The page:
I have had a very rough go this year with the pumpkins and squash (both winter and summer). First, I rushed into planting them too early in May during a wonderful warm spell then got hit with a late frost. I covered all of the plants during the frost and I managed to save 2/3 of what I had planted (which was quite a lot). Then I got a nasty infestation of cucumber beetles which managed to take down quite a few of the already weak plants. The beetles mostly infected the summer squash, but also many of the pumpkins.
Several weeks of neem oil treatment and some manual picking of the bugs off the plants has made a considerable difference. I still see cucumber beetles on some of the plants but those plants that survived seem to be strong enough and large enough to handle it (but I'll keep doing the neem oil treatments and pick off bugs when I see them). I also have a lot of squash bugs but they don't seem to do as much damage.
I lost almost all of the pumpkin plants, and the watermelon and Hale's melon plants are growing but I've seen no fruit forming yet and are likely too small to produce anything in the short growing season I have here. So here is a summary of what I have left.
|crazy crowded 3 sisters garden|
In the three sisters garden space (NW of my yard), I planted the Marina di Chiogga, as well as spaghetti, butternut and acorn squash. There is no evidence of acorn anywhere in this garden. I have one spaghetti squash almost ready to harvest ... a good thing as it started much higher up on a stalk of corn and has slowly been dropping further towards the ground. I probably should have managed the vines better so they didn't go up the corn.
I have two very different looking Marina di Chiogga - one seems close to harvest but I've never grown these before so I'll have to do some research.
|I have two that have this lighter colouring|
And finally some evidence of butternut. I really struggled with germination and had several to plant but I think I lost most of them in the frost. Not sure if this one will have time to get to full size but I'll take what I can get.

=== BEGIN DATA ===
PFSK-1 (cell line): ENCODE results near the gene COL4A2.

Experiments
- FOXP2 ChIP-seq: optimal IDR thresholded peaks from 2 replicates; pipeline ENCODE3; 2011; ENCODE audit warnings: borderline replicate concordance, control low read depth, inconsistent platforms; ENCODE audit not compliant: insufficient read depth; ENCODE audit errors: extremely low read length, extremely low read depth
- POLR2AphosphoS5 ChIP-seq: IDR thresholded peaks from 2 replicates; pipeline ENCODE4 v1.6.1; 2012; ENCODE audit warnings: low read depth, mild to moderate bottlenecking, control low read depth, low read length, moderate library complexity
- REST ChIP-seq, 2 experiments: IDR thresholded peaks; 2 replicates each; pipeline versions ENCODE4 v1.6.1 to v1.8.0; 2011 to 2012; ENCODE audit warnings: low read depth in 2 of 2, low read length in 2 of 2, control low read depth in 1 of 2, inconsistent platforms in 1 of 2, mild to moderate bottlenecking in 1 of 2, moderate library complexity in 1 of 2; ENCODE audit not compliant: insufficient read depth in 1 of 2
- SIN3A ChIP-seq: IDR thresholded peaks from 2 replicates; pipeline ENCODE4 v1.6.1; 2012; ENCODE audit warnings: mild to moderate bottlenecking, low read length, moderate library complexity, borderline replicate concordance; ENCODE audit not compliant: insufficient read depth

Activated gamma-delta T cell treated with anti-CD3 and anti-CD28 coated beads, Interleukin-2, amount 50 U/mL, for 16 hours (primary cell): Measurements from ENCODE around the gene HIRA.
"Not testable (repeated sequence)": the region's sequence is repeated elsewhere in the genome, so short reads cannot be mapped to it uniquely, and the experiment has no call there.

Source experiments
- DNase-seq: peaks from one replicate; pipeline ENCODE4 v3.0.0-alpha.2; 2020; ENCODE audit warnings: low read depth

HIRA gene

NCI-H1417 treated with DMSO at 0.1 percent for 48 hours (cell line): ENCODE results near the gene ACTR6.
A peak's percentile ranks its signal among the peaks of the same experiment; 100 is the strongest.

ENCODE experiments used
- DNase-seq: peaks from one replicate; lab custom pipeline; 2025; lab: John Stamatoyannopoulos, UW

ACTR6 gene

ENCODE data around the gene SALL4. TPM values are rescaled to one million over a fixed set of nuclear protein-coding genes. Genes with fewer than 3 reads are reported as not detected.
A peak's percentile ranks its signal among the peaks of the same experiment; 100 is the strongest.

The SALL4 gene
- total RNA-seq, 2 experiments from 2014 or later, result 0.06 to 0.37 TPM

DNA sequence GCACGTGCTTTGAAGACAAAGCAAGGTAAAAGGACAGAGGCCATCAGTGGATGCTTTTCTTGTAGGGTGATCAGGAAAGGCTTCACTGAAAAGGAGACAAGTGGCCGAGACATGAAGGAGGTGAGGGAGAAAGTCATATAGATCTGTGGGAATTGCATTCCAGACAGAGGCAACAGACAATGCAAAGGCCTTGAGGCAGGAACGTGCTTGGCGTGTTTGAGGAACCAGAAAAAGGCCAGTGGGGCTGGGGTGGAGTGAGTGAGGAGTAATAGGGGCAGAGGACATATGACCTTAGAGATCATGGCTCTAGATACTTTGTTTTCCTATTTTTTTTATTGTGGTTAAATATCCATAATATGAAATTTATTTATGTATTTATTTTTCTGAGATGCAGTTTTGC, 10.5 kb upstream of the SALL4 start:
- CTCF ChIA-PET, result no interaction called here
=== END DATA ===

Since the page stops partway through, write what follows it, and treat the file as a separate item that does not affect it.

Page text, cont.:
If it is not obvious, I'll point out that I seem to have, at best, one or two squash per plant. A pretty crappy yield rate but at least I'm getting something!!
The next garden (NE of my yard) was also dedicated to Cucurbits including more spaghetti squash, acorn squash as well as the watermelon and Hale's melon that I previously mentioned. Due to the large numbers of squash bugs that I had last year, I decided to put LOTS of marigolds and nasturtiums with the squash in this area in order to attract them away from the veggie plants. I may have overdone it as I planted dozens of them and they are all getting quite large and threatening to overtake the garden space (but are working very well at attracting the bugs).
|Marigolds down centre, not yet in bloom|
but covered in squash bugs
|One (or two?) of several nasturtium!|
The two spaghetti squash harvested this past Monday (one 5-pounder!) came from this area (probably the same plant), and I have another one growing here. That little yellow flower behind it is from the watermelon plant.
I also have two acorn squash.
And then there is this mystery squash which I haven't quite figured out what it is yet.
And that's the first part covering my two "dug" gardens containing squash. Stay tuned for part two covering the hay bale plants!
Boy you sure did plant a lot of squash! You still have so much happening and lots of potential squash coming on, even in spite of all the casualties. My butternut squash looks about the same size as yours & I'm really hoping that it does size up as that will be the only winter squash I get.ReplyDelete
Every year we seem to have that one big issue in the garden...or two...or three....there never will be the perfect garden year & we just have to roll with the punches I guess.
Yes, I guess that's the challenge of organic gardening - it's not easy finding plants that don't have some sort of inherent problem (pests, diseases). But I suppose that's why it's so exciting and satisfying when things work out well every now and then!Delete
I have a few squash set right now, but I know it will be later when most of them set. I still haven't seen an open flower on my Upper Ground Sweet Potato squash. It had better set at least one and be good because it is such a PITA of a plant. Butternuts are easier to deal with.ReplyDelete
I really can't believe how early I am harvesting. I guess I started early and the conditions have been good. LOL, I had to look up the acronym PITA ... I should know that by now. :)Delete
I'm pretty sure the second "Marina di Chioggia" is probably Sweet Dumpling squash.ReplyDelete
Oh geez, thanks!! I totally forgot that I planted Sweet Dumpling, that is definitely what it is. Oof, I really need to keep better track of my plants.Delete